71% of the people we serve live in poverty. Nearly half of them have had to choose between buying food and paying for utilities, rent, mortgage or medical care.
During the first week of April, the Massachusetts House Committee on Ways and Means is set to reveal their budget recommendations for the 2013 fiscal year. This proposal is the second step in the Massachusetts budget process, and is built upon an initial proposal presented by Governor Deval Patrick at the end of January. The development of the Massachusetts state budget is a critical time here at the Food Bank of Western Massachusetts, as the decisions made over the next few months will have lasting impacts over the next year. Two of our biggest policy priorities going into this process concern the funding for some of the most important programs for battling hunger in our communities: the Massachusetts Emergency Food Assistance Program (MEFAP), and the Supplemental Nutrition Assistance Program (SNAP).
The Massachusetts Emergency Food Assistance Program (MEFAP) is the largest source of funding that makes our work at The Food Bank possible. In 2010 the program provided 2.4 million pounds of food (31% of all the food we received that year) and $179,000 in operating support to the Food Bank.
Over the past few years, MEFAP has been level funded at $11.5 million and the Governor’s recent budget proposal makes no attempts at bucking this trend. This stagnation in funding for the program has occurred in spite of a significant increase in demand for emergency food at food pantries all across the Commonwealth and the rapid increase in food prices on items that are most in demand, like peanut butter.
In fact, if our member agencies had to choose one item to receive from The Food Bank, it would likely be peanut butter, for its high protein and shelf stability. In the past few months, peanut butter prices have risen 58 percent. Because of this and similar price increases, The Food Bank is able to provide less food with the money we receive through MEFAP, even though more families need help accessing food than in recent years.
The Food Bank of Western Massachusetts is calling for an increase in MEFAP spending (2511-0105) from the proposed $11.5 million to a greatly needed $15 million.
Funding for SNAP administration is our other area of concern going into the budget process. The program’s funding is divided between both the Federal and State governments, with the Federal covering the cost of the actual benefits and leaving the administrative costs of the program in the hands of the state. This administrative arm is the DTA (Department of Transitional Assistance) and has its funding allocated by the Massachusetts state budget. In the Governor’s FY13 Budget the DTA worker account would be increased to $64.2 million compared to the current appropriations of $57.5 million. However, during the current fiscal year the state is also using roughly $3.3 million for DTA workers that has come from another source of one-time funding. As a result, the proposed increase in spending is only about $3.3 million. This increase leaved the DTA worker fund effectively level to the amount allocated in FY12, which falls short of what is truly needed to address the unmanageable SNAP and cash assistance caseloads, meaning that individuals in need will continue to experience unacceptable problems when trying to access these benefits. We would like to see an increase in the DTA worker fund to $70.2 million in the budget proposal.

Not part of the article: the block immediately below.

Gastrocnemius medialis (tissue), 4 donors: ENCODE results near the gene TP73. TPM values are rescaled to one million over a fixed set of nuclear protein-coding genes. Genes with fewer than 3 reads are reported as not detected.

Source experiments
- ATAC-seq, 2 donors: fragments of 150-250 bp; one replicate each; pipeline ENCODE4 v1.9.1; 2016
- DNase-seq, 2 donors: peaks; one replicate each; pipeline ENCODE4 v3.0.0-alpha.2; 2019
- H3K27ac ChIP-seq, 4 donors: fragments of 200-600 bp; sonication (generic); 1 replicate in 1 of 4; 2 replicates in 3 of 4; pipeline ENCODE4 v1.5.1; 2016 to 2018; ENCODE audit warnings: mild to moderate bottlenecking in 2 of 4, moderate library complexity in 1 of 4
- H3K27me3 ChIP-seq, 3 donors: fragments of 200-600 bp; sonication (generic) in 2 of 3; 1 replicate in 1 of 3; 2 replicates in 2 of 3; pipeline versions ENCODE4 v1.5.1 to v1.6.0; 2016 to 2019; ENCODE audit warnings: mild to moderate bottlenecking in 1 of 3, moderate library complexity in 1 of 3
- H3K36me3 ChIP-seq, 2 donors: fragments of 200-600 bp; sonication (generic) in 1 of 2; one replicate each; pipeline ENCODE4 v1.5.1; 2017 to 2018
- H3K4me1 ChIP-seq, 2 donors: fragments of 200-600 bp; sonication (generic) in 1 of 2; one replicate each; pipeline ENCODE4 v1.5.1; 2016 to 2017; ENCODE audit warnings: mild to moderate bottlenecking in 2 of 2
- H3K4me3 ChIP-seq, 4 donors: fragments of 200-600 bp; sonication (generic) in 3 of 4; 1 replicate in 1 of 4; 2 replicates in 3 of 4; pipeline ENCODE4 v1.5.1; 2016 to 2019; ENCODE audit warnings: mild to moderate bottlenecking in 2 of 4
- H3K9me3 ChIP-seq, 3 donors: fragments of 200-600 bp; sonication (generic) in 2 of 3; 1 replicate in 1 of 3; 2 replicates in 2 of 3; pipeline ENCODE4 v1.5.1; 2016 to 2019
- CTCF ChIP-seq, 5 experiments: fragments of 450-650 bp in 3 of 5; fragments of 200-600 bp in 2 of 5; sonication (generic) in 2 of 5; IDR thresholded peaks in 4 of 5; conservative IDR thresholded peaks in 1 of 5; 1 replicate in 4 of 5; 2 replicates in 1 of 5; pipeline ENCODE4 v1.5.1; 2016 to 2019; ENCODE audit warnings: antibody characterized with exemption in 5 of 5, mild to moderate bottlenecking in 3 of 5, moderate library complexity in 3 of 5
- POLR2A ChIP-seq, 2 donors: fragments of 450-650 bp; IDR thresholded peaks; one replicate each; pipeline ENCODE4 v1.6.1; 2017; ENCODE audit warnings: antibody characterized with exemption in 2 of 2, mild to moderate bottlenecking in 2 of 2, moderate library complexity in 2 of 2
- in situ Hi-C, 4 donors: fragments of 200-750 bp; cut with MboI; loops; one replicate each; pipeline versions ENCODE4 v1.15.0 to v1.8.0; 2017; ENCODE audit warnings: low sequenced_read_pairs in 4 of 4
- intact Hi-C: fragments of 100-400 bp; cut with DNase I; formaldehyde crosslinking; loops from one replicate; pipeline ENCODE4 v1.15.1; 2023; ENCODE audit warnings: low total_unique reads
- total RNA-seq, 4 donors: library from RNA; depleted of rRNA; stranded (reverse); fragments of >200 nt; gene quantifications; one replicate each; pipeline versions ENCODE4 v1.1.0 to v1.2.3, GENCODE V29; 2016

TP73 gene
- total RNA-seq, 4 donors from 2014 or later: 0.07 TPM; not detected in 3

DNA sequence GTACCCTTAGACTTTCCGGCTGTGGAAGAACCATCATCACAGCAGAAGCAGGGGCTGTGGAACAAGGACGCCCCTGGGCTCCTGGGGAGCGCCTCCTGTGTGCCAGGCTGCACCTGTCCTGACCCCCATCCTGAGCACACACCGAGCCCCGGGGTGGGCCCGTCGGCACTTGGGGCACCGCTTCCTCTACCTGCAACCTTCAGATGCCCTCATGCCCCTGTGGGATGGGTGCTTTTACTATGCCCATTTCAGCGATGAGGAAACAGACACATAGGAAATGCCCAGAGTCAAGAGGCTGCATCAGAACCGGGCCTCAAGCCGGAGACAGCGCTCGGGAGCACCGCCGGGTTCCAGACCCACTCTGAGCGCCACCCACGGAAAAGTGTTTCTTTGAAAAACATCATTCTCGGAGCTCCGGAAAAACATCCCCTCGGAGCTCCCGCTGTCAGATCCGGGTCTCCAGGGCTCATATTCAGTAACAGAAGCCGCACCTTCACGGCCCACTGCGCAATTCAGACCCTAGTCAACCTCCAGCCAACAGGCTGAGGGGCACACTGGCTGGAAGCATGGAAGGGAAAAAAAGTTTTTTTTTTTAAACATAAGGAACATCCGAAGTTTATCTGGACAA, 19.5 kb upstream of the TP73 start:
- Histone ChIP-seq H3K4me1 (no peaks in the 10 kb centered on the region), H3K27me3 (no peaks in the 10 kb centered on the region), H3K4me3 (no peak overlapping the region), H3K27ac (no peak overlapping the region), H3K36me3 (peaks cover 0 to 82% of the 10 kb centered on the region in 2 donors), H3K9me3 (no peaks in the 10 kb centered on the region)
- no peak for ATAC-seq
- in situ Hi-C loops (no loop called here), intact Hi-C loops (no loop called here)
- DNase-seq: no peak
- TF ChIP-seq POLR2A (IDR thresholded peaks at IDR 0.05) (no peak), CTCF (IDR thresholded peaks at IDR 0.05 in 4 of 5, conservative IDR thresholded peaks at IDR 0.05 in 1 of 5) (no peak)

For these programs to getting the sufficient funding required to continue having an impact on those in need, the Food Bank of Western Massachusetts needs your help. Below you will find a list of some of the Western Massachusetts representatives who sit on the House Committee on Ways and Means, all of whom have a direct hand in the creation of the budget proposal. Reach out to them through whatever means you prefer, but just let them know how you feel about these crucial budget items. By contacting your state representatives you can make your voice heard in the fight against hunger. For more information about our vision for these programs and how to find and contact your representatives visit our advocacy page. There you will find an stock email that you can send to our Western Mass. representatives below.
Western Mass reps on the Mass. House Ways and Means Committee:
Stephen Kulik (vice chair of committee): Setphen.Kulik@masshouse.gov District office phone: 413-665-7200, District office fax: 413-665-7010, Boston office phone: 617-722-2380, Boston office fax: 617-722-2847
Angelo J. Puppolo: Angelo.Puppolo@masshouse.gov District office phone: 413-596-4333, Boston office phone: 617-722-2090, Boston office fax: 617-722-2848
Thomas M. Petrolati: Thomas.Petrolati@masshouse.gov District office phone: 413-589-7303, District office fax: 413-547-0435, Boston office phone: 617-722-2255, Boston office fax: 617-722-2846
Benjamin Swan: Benjamin.Swan@masshouse.gov District office phone: 413-739-8547, District office fax: 413-739-8572, Boston office phone: 617-722-2680, Boston office fax: 617-722-2846Comments Off
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